Books on View at Metropolitan Museum of Art

Exhibition dates: November 25, 2008–April 12, 2009
Exhibition location: Medieval Sculpture Hall, side aisles

Christmas Tree and Neapolitan Baroque Crèche on

Display for Holiday Season at Metropolitan Museum

Installation dates: November 25, 2008-January 6, 2009
Location: Medieval Sculpture Hall

 November 7 - 29, 2008

N.S.E.WCharlotte Jackson Fine Art is pleased to present the opening of the exhibition Fractured Arc Paintings, a commanding new series of multiple-panel paintings by Los Angeles artist Charles Arnoldi. On the same evening, the gallery hosts a book signing in honor of the release of the exquisite text, Charles Arnoldi, with a foreword by architect Frank Gehry and an essay by Dave Hickey.

Some 40 years ago, a band of artists whose paths crossed in art schools, museums, and studios on both coasts were questioning the status quo of the art of the New York School. There, Rauschenberg and Johns were selling combines and bronze beer cans in Leo Castelli's gallery while Warhol was merging popular visual culture and commercialism to produce an art that has been known ever since as "Pop." Something was happening, all right, in New York, but a stolid Modern Art maintained its monarchic holStalkerd over the city. Challenging the formalism of Post-Painterly Abstraction, on the one hand, and the grid, on the other, were a raucous bunch of artists in Los Angeles, where, as one of them put it, it didn't matter what you did because no one was paying attention.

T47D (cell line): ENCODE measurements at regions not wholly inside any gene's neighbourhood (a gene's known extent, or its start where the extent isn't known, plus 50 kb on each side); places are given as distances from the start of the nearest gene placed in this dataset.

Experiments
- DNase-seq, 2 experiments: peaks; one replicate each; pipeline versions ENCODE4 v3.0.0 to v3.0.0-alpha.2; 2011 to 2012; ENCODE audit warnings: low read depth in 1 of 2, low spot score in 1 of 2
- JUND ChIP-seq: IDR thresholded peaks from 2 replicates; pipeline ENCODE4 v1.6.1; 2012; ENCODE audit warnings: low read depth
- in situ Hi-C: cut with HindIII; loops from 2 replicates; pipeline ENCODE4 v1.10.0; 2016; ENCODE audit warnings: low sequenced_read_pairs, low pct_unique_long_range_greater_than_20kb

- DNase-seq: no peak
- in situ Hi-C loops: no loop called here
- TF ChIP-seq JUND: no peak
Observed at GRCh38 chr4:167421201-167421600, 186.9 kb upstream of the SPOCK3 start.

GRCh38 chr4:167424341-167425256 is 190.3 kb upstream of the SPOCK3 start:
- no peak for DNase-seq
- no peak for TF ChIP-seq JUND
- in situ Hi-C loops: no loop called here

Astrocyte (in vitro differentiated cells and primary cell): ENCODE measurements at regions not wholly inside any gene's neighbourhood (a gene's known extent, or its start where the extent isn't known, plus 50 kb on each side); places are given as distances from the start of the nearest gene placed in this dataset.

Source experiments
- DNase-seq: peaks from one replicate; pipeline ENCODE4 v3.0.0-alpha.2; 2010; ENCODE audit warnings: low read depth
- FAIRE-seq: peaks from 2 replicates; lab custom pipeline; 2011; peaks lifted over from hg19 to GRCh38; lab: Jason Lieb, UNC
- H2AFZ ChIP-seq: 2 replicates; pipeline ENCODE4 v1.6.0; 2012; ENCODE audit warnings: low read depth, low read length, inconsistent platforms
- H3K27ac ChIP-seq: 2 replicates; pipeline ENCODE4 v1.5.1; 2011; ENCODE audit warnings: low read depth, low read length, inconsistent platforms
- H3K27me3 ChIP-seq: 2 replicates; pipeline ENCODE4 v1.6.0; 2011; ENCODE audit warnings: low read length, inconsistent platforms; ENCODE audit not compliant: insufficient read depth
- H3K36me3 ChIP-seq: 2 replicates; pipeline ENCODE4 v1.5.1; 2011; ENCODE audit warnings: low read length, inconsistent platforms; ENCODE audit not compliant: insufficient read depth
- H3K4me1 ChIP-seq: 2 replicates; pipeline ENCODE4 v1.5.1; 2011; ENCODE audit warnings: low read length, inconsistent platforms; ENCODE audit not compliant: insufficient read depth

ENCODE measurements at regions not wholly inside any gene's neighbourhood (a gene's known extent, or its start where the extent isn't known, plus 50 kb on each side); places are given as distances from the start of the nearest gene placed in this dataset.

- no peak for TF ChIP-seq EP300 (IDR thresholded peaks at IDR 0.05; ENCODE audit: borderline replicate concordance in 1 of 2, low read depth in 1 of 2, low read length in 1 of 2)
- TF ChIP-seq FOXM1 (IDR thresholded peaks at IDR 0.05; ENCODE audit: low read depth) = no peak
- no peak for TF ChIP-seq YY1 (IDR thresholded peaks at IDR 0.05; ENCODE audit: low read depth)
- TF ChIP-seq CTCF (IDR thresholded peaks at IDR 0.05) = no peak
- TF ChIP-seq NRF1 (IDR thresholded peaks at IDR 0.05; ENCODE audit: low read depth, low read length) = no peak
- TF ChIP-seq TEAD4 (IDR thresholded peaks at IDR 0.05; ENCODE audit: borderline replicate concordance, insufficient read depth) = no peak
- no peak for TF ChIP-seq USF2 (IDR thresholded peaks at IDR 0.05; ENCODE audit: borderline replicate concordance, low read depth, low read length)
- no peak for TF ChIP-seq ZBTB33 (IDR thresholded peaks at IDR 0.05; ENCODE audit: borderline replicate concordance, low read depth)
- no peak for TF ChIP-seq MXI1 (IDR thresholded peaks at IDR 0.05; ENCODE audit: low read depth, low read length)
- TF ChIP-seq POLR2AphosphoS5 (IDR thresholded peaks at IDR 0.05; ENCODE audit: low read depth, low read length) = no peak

One of those artists was Charles Arnoldi (b. 1946). In the din of a drumbeat that rolled out the death knell of painting, Arnoldi looked at ruined, charred tree branches from a Malibu fire and began his "stick" paintings. Next, his chain saw roared; Arnoldi made wall reliefs of rough-hewn lumber. Highly architectural in their construction and considerations, it is no coincidence that hiFights neighbor and best friend remains today Frank Gehry, the Frank Lloyd Wright of the contemporary era.